• Cortical dysplasia;
  • Immunocytochemistry;
  • Epilepsy;
  • Rat;
  • GABAergic neurons


Purpose: Cortical dysplasia (CD) represents a wide range of histopathological abnormalities of the cortical mantle that are frequently associated with drug-resistant epilepsy. Recently, carmustine (1-3-bis-chloroethyl-nitrosurea [BCNU]), given to pregnant rats on embryonic day (E) 15, has been used to develop an experimental model mimicking human CD. The aim of this study was to characterize cytological and histological alterations in this model, and compare the results with those observed in human CD.

Methods: Pregnant rats were given intraperitoneal injections of BCNU on E15. Sections of cerebral cortex from adult BCNU-treated rats were cytoarchitecturally and immunohistochemically analyzed using anti-SMI311, anticalbindin (CB), and antiparvalbumin (PV) antibodies. The density of the PV-immunoreactive (PV-ir) interneurons was quantitatively assessed by means of a two-dimensional cell-counting technique, and the spatial distribution of PV-ir neurons was evaluated by using the Voronoi tessellation.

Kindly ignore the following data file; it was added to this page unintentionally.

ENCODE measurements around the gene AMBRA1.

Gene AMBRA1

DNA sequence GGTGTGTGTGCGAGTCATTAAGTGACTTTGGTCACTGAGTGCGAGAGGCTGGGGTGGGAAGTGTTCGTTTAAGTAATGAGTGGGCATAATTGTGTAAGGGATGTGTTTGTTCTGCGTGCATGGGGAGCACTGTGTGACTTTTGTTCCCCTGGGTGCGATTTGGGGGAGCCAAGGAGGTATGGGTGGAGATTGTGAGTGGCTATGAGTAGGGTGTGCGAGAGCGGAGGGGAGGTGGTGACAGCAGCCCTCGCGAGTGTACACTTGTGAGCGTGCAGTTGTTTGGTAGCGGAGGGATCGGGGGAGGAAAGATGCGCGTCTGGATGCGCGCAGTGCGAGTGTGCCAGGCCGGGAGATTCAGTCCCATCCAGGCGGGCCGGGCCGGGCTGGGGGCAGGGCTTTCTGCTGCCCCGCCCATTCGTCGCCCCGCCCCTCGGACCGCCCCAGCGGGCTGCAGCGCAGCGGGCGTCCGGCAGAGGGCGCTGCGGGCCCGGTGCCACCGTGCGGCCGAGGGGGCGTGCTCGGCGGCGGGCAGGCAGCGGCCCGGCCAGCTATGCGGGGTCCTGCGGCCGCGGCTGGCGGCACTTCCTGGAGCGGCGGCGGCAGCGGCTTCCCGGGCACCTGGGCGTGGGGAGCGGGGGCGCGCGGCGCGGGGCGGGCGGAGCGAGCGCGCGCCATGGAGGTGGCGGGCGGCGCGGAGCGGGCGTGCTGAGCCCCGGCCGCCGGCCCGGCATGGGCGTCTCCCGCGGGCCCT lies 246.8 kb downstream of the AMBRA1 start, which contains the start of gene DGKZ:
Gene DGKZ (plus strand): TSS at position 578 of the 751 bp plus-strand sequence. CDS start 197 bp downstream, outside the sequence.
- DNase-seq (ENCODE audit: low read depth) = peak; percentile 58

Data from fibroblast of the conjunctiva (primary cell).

Results: The morphological features included reduced cortical size, laminar disorganization, and heterotopic clusters of neurons. We also identified large, disoriented SMI311-positive pyramidal neurons, and dysmorphic neurons intensely immunostained for neurofilaments, similar to those observed in human dysplastic cortex. An altered distribution of PV-immunoreactive cortical interneurons was also present.

Conclusions: Although some of the cytoarchitectural abnormalities found in BCNU-exposed cortex are similar to those found in other CD models, we identified new alterations that recall the neuropathological description of type IIA (Taylor's type) CD. BCNU-treated rat could therefore be a useful additional model for investigating the pathogenic mechanisms involved in this CD.